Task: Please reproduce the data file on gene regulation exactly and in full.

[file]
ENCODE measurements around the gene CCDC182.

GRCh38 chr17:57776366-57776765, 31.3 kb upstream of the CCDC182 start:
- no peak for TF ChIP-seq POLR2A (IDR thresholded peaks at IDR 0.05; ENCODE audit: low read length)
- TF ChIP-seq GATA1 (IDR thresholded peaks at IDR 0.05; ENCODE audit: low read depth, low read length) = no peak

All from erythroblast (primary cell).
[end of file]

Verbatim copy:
ENCODE measurements around the gene CCDC182.

GRCh38 chr17:57776366-57776765, 31.3 kb upstream of the CCDC182 start:
- no peak for TF ChIP-seq POLR2A (IDR thresholded peaks at IDR 0.05; ENCODE audit: low read length)
- TF ChIP-seq GATA1 (IDR thresholded peaks at IDR 0.05; ENCODE audit: low read depth, low read length) = no peak

All from erythroblast (primary cell).